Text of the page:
EXPLAINER: The floods that slammed into two hydroelectric plants and damaged villages in northern India on Sunday were set off by a break on a Himalayan glacier upstream. Here’s a look at how glaciers and glacial lakes form and why they may sometimes break:
How glaciers and glacial lakes form
Glaciers are found on every continent except Australia and some are hundreds of thousands of years old. A large cluster of glaciers are in the Himalayas, which are part of Indias long northern border. Sundays disaster occurred in the western part of the Himalayas.
Glaciers are made of layers of compressed snow that move or flow due to gravity and the softness of ice relative to rock. A glacier’s tongue can extend hundreds of kilometres from its high-altitude origins, and the end, or snout,” can advance or retreat based on snow accumulating or melting.
READ MORE:* 11 people dead, 150 missing after glacier breaks in India’s north* New Zealand’s incredible shrinking glaciers
Ice may flow down mountain valleys, fan out across plains, or in some locations, spread out onto the sea, according to the US National Snow and Ice Data Centre.
Proglacial lakes, formed after glaciers retreat, are often bound by sediment and boulder formations. Additional water or pressure, or structural weakness, can cause both natural and manmade dams to burst, sending a mass of floodwater surging down the rivers and streams fed by the glacier.
This frame grab from video provided by KK Productions shows a massive flood of water, mud and debris flowing at Chamoli District after a portion of Nanda Devi glacier broke off in Tapovan area of the northern state of Uttarakhand, India.
Why did this glacier burst?
It’s not yet known what caused part of the Nanda Devi glacier to snap off Sunday morning, sending floodwater surging downstream towards power plants and villages in Indias northern state of Uttarakhand.
Seismic activity and a buildup of water pressure can cause glaciers to burst, but one particular concern is climate change. High temperatures coupled with less snowfall can accelerate melting, which causes water to rise to potentially dangerous levels.
Most mountain glaciers around the world were much larger in the past and have been melting and shrinking dramatically due to climate change and global warming, said Sarah Das, an associate scientist at Woods Hole Oceanographic Institute.
This photograph provided by Indo Tibetan Border Police (ITBP) shows ITBP personnel begin rescue work after a portion of Nanda Devi glacier broke off in Tapovan area of the northern state of Uttarakhand.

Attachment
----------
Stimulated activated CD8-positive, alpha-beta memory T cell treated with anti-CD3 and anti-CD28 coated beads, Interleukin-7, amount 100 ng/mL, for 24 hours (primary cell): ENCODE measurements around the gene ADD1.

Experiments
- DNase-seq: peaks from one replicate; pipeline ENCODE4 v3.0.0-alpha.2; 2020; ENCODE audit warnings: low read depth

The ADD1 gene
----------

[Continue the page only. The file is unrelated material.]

Can such disaster be predicted?
Past deadly or highly destructive glacial floods have occurred in Peru and Nepal.
But the remote locations of glaciers and a lack of monitoring mean we don’t have a clear understanding of how often they occur and if they are increasing, Das said.
Given the overall pattern of warming, glacier retreat, and increase in infrastructure projects, though, it seems natural to hypothesise that these events will occur more frequently and will become overall more destructive if measures are not taken to mitigate these risks, said Das.
Ghats along the river Ganges are emptied as a precautionary measure in Haridwar, India, after a portion of Nanda Devi glacier broke off in Tapovan area.
A number of imminent potentially deadly glacier burst and flood situations have been identified worldwide, including in the Himalayas and South American Andes.
But while monitoring is possible, the remoteness of most glaciers presents challenges.
There are many glaciers and glacial dammed lakes across the Himalayas, but most are unmonitored, Das said. Many of these lakes are upstream of steep river valleys and have the potential to cause extreme flooding when they break. Where these floods reach inhabited regions and sensitive infrastructure, things will be catastrophic.”
Banks of the River Ganges river wear a deserted look as people stay away as a precautionary measure in Rishikesh, India.
A 2010 information page published by the International Centre for Integrated Mountain Development called for more glacier monitoring in the Hindu Kush Himalayas to better understand the real degree of glacial lake instability.
The region where the glacial burst occurred is prone to landslide and flash flooding, and environmentalists have cautioned against building in the region.

You may also like